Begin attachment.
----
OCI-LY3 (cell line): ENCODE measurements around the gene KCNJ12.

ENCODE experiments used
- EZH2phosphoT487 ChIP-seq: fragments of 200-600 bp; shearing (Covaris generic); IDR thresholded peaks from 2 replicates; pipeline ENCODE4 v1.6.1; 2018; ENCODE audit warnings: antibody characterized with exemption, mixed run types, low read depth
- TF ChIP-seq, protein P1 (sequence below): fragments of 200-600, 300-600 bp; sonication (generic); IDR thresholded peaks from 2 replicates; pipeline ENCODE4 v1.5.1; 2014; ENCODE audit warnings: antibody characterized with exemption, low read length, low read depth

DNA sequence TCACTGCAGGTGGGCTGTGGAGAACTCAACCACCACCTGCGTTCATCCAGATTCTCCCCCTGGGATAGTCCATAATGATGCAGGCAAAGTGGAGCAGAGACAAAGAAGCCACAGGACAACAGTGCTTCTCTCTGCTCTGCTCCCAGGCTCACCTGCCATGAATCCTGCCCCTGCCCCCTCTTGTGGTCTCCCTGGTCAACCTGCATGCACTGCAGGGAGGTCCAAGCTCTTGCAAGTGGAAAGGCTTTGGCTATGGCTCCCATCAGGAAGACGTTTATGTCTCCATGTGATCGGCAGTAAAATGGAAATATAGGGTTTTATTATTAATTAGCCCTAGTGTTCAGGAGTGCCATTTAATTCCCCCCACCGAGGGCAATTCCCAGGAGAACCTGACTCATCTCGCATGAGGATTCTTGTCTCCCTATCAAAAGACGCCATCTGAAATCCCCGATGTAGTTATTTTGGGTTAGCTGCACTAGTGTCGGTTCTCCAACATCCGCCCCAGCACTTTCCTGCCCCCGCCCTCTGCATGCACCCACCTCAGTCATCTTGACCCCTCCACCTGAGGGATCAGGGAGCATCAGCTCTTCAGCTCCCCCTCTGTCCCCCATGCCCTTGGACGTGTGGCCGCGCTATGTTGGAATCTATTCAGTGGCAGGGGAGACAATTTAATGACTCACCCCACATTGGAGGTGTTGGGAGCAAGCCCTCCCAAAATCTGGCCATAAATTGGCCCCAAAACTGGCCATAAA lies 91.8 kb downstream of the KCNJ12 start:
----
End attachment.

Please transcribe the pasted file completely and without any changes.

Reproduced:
OCI-LY3 (cell line): ENCODE measurements around the gene KCNJ12.

ENCODE experiments used
- EZH2phosphoT487 ChIP-seq: fragments of 200-600 bp; shearing (Covaris generic); IDR thresholded peaks from 2 replicates; pipeline ENCODE4 v1.6.1; 2018; ENCODE audit warnings: antibody characterized with exemption, mixed run types, low read depth
- TF ChIP-seq, protein P1 (sequence below): fragments of 200-600, 300-600 bp; sonication (generic); IDR thresholded peaks from 2 replicates; pipeline ENCODE4 v1.5.1; 2014; ENCODE audit warnings: antibody characterized with exemption, low read length, low read depth

DNA sequence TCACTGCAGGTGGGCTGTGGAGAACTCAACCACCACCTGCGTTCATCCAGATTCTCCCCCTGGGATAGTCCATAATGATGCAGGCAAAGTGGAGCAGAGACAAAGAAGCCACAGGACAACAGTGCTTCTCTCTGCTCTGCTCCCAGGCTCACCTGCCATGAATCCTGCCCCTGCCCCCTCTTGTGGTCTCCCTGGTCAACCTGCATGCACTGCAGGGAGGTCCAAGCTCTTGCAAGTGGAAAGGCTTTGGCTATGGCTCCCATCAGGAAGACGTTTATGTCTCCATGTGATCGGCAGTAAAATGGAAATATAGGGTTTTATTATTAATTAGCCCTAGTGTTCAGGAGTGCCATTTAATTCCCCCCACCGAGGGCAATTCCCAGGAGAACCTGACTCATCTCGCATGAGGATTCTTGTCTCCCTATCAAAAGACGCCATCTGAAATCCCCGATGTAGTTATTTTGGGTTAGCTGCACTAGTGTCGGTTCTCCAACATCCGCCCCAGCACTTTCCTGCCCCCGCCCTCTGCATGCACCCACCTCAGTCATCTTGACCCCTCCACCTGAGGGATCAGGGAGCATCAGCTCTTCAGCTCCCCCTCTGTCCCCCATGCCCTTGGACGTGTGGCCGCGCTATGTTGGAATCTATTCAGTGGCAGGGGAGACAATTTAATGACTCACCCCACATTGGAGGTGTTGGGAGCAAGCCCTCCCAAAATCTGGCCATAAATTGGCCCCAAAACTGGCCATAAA lies 91.8 kb downstream of the KCNJ12 start: